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July 08, 2003


We recently watched a recording of Memento. This was the second time we had seen this great film, having previously seen in the theater.

This film has two very effective elements that are combined to wonderful effect. The first is that the protagonist is a man out for revenge for the murder of his wife who can’t form new memories. As a result he can remember anything that occurs to him over any significant length of time without making some record of it. His records include Polaroids, note, written records, and even tattoos.

The second important element is that the story is shown in reverse order. Thus the movie starts with the protagonist exacting revenge via murder, and then shows what lead up to the result. Now for the sake of clarity, the film doesn’t literally run in reverse, rather a scene occurs in the standard manner only to be followed by a scene that preceded the last one in chronological order.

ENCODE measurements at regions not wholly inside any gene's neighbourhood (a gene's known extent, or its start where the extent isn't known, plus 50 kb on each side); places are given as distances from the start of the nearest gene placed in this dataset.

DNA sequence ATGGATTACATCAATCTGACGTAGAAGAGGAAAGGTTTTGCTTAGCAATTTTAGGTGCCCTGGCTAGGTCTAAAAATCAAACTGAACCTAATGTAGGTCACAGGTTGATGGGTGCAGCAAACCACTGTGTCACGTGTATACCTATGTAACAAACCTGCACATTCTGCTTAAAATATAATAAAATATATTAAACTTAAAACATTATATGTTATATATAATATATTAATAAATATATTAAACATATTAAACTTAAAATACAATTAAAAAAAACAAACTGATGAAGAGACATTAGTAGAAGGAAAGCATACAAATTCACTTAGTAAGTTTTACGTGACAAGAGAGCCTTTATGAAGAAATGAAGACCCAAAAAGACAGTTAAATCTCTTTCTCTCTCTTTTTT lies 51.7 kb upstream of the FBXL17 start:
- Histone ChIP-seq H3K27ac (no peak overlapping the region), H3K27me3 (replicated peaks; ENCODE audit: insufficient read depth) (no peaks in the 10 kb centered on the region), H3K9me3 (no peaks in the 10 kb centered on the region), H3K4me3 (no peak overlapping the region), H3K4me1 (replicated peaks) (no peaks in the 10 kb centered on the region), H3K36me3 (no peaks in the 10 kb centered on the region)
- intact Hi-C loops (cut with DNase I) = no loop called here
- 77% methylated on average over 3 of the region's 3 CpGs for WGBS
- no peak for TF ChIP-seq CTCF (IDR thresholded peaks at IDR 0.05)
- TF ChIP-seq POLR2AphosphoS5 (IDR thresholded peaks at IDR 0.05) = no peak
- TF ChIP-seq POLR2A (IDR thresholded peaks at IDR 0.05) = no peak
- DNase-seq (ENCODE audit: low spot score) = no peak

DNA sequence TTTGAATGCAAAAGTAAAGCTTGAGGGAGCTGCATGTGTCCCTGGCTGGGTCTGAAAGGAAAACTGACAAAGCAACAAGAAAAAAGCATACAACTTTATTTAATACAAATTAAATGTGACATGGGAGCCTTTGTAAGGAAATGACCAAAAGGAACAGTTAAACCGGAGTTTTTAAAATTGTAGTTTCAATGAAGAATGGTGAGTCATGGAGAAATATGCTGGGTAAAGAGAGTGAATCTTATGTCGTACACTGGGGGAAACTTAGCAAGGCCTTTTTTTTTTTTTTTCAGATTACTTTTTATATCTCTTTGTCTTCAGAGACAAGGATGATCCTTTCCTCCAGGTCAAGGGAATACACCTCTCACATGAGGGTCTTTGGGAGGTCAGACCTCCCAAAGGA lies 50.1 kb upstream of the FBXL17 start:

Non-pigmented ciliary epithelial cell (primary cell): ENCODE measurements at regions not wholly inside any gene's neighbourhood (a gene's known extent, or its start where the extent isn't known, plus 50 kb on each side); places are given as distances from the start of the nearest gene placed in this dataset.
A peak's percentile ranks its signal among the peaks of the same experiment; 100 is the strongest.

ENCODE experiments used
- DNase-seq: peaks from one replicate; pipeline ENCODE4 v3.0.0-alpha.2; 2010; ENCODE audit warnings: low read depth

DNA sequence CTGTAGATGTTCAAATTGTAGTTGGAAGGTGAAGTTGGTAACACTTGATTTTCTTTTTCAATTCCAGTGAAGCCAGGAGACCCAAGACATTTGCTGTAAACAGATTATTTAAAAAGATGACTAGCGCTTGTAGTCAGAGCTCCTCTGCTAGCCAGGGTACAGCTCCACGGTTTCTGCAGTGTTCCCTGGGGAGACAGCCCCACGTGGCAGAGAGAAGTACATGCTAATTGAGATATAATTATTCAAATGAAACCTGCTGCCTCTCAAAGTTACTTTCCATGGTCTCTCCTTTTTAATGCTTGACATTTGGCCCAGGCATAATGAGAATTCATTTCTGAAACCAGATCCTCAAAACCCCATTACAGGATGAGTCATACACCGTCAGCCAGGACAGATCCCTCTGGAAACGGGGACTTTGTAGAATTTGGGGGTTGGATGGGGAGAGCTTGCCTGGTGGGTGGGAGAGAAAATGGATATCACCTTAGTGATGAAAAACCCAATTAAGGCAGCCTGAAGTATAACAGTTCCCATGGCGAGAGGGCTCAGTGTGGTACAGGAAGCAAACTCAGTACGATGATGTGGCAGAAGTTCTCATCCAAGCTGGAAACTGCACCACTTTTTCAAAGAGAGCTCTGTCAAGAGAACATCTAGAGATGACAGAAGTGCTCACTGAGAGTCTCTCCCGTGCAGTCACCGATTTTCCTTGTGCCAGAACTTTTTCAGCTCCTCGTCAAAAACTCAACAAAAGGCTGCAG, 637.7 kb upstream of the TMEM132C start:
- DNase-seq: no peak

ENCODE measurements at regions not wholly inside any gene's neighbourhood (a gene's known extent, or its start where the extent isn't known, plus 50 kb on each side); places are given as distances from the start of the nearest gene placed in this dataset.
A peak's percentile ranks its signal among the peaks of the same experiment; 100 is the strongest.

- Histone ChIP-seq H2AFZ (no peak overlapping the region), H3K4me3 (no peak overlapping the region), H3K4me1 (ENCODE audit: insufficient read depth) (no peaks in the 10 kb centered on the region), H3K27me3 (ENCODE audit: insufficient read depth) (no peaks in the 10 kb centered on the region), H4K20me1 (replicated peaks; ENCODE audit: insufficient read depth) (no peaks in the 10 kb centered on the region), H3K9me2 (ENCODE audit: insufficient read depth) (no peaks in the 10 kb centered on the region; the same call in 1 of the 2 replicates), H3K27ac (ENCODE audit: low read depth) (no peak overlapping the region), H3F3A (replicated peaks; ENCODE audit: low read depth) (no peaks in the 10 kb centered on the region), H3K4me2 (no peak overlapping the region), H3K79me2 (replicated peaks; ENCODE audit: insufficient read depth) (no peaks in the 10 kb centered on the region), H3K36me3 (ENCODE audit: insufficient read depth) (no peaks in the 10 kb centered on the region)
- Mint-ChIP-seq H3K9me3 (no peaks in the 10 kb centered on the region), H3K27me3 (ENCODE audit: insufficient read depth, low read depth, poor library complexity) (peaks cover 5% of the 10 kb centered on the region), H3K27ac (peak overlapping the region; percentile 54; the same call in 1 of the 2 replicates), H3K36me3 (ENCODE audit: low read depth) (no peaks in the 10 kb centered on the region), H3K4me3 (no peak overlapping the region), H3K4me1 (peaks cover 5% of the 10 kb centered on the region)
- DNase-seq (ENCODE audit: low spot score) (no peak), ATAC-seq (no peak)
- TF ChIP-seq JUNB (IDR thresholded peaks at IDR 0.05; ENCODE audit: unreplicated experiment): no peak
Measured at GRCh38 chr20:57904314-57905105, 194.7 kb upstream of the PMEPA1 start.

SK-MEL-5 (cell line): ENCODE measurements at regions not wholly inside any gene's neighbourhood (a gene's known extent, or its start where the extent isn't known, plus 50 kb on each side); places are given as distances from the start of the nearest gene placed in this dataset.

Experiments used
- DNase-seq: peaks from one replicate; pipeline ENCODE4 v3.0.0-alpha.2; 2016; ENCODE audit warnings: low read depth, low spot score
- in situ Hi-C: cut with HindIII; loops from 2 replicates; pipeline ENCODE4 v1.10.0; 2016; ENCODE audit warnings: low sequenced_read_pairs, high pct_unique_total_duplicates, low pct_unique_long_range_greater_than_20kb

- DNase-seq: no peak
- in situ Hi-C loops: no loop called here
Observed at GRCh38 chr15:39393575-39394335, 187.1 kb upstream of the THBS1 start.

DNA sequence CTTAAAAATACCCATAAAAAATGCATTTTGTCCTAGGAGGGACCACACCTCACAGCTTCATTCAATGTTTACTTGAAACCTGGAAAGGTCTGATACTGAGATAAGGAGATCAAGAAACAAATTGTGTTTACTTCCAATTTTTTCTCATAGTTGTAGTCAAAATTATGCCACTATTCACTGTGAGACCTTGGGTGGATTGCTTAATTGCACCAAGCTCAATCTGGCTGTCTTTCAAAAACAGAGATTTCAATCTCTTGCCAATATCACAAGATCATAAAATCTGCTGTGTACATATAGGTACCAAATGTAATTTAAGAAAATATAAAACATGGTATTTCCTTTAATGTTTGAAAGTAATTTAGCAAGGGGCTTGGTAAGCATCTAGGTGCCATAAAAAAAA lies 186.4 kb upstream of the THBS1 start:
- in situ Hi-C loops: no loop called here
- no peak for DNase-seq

The brilliance of this approach is that as audience members, we have no more information about facts in any given scene than Leonard, the protagonist. Only after seeing a scene is it revealed how Leonard acquired those facts that he used to make decisions. This highlights how a straightforward fact can be changed once one learns of the context surrounding it.

This structure allows one’s impression of Leonard to change several times as the movie progresses. Unless you are very adverse to violence in films, I highly recommend Memento. On my scale of 1-100, I rate it a 93.

For a complete list of my ratings go to Mike's Movie Ratings .

Posted by tmichael at July 8, 2003 11:28 PM